Thursday, May 30, 2013

Nigeria Passes Draconian Anti-GLBT Bill

NATIONAL ASSEMBLY BUILDING ABUJA.While the international community was focusing on Uganda and its attempts to pass their blatantly unjust 'Kill The Gays' Bill, they should have also been focused on Abuja, Nigeria.

In the most populous nation on the African continent, the Nigerian House of Representatives today passed the unjust 'Same Sex Marriage Prohibition Bill' that criminalizes being gay or lesbian in the country, bans gay marriage in a church or mosque and outlaws any groups actively supporting gay rights.  It was already approved by the Nigerian Senate in November 2011 and is now on its way to Nigerian President Goodluck Jonathan for his signature.

photoIf Jonathan signs it, gay or lesbian couples who marry could face up to 14 years each in prison.  If you witness the marriage, attend the wedding or helps a gay couple get married, you are risking a 10 year sentence behind bars. Anyone taking part in a group advocating for gay rights or anyone caught in a “public show” of gay affection also would face 10 years in prison if convicted by a criminal court.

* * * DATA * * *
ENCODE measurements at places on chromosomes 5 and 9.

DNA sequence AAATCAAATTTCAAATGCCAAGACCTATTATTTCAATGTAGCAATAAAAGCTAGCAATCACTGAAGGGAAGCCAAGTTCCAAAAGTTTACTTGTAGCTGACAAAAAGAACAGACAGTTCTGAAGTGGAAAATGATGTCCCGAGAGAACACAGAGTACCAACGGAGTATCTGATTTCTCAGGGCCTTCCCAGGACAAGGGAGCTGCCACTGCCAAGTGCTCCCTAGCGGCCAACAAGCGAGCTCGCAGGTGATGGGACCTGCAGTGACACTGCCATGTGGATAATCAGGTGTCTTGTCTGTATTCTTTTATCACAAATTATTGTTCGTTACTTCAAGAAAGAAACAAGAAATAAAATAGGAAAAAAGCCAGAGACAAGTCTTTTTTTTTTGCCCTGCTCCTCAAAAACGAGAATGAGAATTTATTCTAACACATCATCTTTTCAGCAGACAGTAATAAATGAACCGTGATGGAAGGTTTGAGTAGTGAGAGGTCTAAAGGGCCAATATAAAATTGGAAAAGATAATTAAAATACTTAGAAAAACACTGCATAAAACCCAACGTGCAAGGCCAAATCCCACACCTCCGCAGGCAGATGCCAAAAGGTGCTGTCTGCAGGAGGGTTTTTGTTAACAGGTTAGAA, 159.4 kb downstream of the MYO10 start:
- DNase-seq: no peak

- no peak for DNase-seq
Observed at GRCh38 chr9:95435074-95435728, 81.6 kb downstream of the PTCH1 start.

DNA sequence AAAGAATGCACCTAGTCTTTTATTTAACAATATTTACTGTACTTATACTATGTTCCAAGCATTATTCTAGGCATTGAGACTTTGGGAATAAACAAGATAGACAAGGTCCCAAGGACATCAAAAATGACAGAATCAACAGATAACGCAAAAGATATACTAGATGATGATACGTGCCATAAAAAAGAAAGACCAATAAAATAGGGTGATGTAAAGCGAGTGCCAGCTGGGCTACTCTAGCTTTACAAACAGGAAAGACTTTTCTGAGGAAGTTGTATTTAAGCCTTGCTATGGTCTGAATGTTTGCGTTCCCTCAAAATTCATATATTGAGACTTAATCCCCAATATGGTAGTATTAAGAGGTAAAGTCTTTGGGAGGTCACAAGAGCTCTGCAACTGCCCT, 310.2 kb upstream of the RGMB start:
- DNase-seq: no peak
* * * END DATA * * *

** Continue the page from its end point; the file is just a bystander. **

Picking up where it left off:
As of yet President Jonathan hasn't indicated whether he will sign the unjust bill or not.
Save your breath if you're thinking that Western powers can put pressure on the 'Giant of Africa' by threatening to cut off financial aid.   Nigeria pumps 2 million barrels of oil per day and the United States is one of their major customers.  The last time I checked the price is hovering around the $90-$100 per barrel range.

Gay sex has been banned in Nigeria since the British colonial rule days and our gay and lesbian cousins there face open discrimination and abuse in a country divided by Christians and Muslims.   They may fight each other,  but the two things they universally agree on are soccer and uniform opposition to homosexuality.

So it'll be up to local activists in this nation of more than 160 million people, with the help of the international community as they did in 2007 and 2011 to do the bulk of the education and fighting against this unjust law. 

Chidi Odinkalu, the chairman of Nigeria’s National Human Rights Commission, said he only learned about the House’s vote late Thursday night and said the bill likely would be challenged in court.

Because right now, that's their only option if President Jonathan decides to sign this un-African and unjust bill

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